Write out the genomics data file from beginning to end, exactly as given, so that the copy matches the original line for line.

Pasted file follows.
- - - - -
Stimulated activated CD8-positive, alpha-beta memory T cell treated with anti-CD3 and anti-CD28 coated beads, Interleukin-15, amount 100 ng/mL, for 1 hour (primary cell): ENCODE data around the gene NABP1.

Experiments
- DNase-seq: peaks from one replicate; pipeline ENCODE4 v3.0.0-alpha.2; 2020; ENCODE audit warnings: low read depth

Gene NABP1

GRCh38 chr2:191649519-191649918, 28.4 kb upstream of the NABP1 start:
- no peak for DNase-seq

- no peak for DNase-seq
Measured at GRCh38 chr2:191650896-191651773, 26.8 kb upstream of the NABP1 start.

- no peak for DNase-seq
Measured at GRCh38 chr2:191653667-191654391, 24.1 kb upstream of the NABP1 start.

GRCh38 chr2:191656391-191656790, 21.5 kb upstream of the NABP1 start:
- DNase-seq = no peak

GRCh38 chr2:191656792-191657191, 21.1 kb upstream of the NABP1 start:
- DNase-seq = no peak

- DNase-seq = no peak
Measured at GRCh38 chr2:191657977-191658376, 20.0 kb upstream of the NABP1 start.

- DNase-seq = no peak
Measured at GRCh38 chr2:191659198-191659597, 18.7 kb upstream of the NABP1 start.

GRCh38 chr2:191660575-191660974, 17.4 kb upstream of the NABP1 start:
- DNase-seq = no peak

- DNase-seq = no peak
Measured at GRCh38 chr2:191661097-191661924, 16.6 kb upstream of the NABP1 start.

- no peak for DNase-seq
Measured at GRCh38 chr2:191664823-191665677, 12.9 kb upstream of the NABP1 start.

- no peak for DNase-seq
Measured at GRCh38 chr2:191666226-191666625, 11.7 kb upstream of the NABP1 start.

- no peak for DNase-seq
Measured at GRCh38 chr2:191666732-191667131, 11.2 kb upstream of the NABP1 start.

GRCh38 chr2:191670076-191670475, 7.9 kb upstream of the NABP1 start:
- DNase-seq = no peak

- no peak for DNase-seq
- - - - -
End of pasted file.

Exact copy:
Stimulated activated CD8-positive, alpha-beta memory T cell treated with anti-CD3 and anti-CD28 coated beads, Interleukin-15, amount 100 ng/mL, for 1 hour (primary cell): ENCODE data around the gene NABP1.

Experiments
- DNase-seq: peaks from one replicate; pipeline ENCODE4 v3.0.0-alpha.2; 2020; ENCODE audit warnings: low read depth

Gene NABP1

GRCh38 chr2:191649519-191649918, 28.4 kb upstream of the NABP1 start:
- no peak for DNase-seq

- no peak for DNase-seq
Measured at GRCh38 chr2:191650896-191651773, 26.8 kb upstream of the NABP1 start.

- no peak for DNase-seq
Measured at GRCh38 chr2:191653667-191654391, 24.1 kb upstream of the NABP1 start.

GRCh38 chr2:191656391-191656790, 21.5 kb upstream of the NABP1 start:
- DNase-seq = no peak

GRCh38 chr2:191656792-191657191, 21.1 kb upstream of the NABP1 start:
- DNase-seq = no peak

- DNase-seq = no peak
Measured at GRCh38 chr2:191657977-191658376, 20.0 kb upstream of the NABP1 start.

- DNase-seq = no peak
Measured at GRCh38 chr2:191659198-191659597, 18.7 kb upstream of the NABP1 start.

GRCh38 chr2:191660575-191660974, 17.4 kb upstream of the NABP1 start:
- DNase-seq = no peak

- DNase-seq = no peak
Measured at GRCh38 chr2:191661097-191661924, 16.6 kb upstream of the NABP1 start.

- no peak for DNase-seq
Measured at GRCh38 chr2:191664823-191665677, 12.9 kb upstream of the NABP1 start.

- no peak for DNase-seq
Measured at GRCh38 chr2:191666226-191666625, 11.7 kb upstream of the NABP1 start.

- no peak for DNase-seq
Measured at GRCh38 chr2:191666732-191667131, 11.2 kb upstream of the NABP1 start.

GRCh38 chr2:191670076-191670475, 7.9 kb upstream of the NABP1 start:
- DNase-seq = no peak

- no peak for DNase-seq